The Shared Responsibility Approach for Risk Mitigation
The world is rapidly turning into a tangled web of cybersecurity and privacy regulations. First, the General Data Protection Regulation shook up businesses with EU resident customers by setting high expectations for consumer data privacy, as well as large penalties for companies that didn’t comply. That groundbreaking regulation was followed by a host of US state privacy laws, including the California Consumer Privacy Act, the Nevada Privacy Law, and the New York SHIELD Act. Internationally, over 80 countries and independent territories have now adopted some form of data privacy laws, and even more far-reaching privacy legislation is slated to be passed this year.
The most important issue facing financial institutions’ executives is formulating a shared responsibility approach in mitigating privacy and cybersecurity risk. It is understood that one can have cybersecurity controls without privacy controls, but no one can have privacy controls without cybersecurity controls. For example, this year Equifax announced a data breach that exposed the personal information of 147 million people. The company has agreed to a global settlement with the Federal Trade Commission, the Consumer Financial Protection Bureau, and 50 U.S. states and territories. The settlement includes up to $425 million to help people affected by the data breach. According to BankInfoSecurity, Equifax has also spent nearly $1.4 billion on cleanup costs, as well as overhauling its information security program, which includes implementation of privacy and cybersecurity controls.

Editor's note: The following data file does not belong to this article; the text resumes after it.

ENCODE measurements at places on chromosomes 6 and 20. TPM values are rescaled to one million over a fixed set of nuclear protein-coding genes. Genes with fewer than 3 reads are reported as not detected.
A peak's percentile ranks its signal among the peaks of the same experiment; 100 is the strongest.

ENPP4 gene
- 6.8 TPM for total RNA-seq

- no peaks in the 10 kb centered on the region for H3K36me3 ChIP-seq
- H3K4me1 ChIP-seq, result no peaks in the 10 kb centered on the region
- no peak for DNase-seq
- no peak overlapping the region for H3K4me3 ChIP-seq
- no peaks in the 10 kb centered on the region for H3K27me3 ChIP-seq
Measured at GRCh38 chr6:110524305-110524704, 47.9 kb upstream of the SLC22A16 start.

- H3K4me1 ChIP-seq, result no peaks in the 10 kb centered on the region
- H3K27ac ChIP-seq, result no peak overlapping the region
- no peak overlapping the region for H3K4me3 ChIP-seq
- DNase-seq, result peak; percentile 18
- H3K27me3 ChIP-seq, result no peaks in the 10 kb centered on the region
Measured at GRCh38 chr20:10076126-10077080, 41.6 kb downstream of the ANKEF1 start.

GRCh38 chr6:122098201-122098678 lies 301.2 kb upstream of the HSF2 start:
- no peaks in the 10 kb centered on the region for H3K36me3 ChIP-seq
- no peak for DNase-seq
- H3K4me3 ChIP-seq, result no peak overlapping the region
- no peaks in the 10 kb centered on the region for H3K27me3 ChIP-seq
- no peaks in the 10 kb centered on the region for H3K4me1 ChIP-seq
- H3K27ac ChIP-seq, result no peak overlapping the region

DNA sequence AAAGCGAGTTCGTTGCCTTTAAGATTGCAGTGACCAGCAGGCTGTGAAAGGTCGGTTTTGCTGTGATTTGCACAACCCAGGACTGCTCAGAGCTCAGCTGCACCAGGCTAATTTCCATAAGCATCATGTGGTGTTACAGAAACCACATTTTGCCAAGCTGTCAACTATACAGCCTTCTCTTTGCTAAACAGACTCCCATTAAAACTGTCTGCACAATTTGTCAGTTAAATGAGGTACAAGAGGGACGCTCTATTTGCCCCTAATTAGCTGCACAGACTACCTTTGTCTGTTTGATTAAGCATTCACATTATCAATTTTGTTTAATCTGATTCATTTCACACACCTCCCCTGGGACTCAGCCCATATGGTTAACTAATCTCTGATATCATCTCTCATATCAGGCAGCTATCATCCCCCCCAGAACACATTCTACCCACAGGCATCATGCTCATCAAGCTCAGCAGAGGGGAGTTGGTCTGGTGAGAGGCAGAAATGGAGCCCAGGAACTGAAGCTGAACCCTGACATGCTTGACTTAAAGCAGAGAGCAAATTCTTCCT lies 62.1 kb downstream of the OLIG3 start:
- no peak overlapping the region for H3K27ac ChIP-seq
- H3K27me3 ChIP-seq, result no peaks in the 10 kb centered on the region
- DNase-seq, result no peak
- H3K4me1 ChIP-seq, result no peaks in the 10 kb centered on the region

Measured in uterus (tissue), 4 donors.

The Non-Economies of Scale
Privacy and cybersecurity risk mitigation initiatives are nothing new for financial institutions; however, applying a shared responsibility approach by financial institutions is still a novel idea. There are three reasons for the segmented approach:
Privacy vs. Security: Privacy is not the same as cybersecurity. Like cybersecurity, privacy requires a combination of technology, processes, policies, and people. But while the disciplines are interdependent, they are not interchangeable. For example, a piece of data might be protected, even though the way a firm uses that data violates privacy principles. And many organizations are having a hard time finding a common framework that includes privacy and cybersecurity holistically to address its risk.
Traditional Risk Assessment Methodologies: Continual risk assessments are necessary but driven by rigid regulatory and privacy mandates. With the ever-changing threat environment, a risk assessment is only as good as the last time it was updated. For example, in your last risk assessment did you give enough cybersecurity and privacy credence to a global pandemic that will force you to have an almost 100% remote work force? The traditional risk assessment methodologies do not enable a shared reasonability framework in an expedited manner.
Competing Stakeholder Management: Historically, privacy functions have been nested within security groups that kept the firm out of trouble, but they were sometimes seen by the business as barriers to innovation. And in some cases, we have seen the privacy function aligned with the legal, risk, or compliance team. These siloed approaches have made the shared responsibility between privacy and cybersecurity teams an additional operational burden.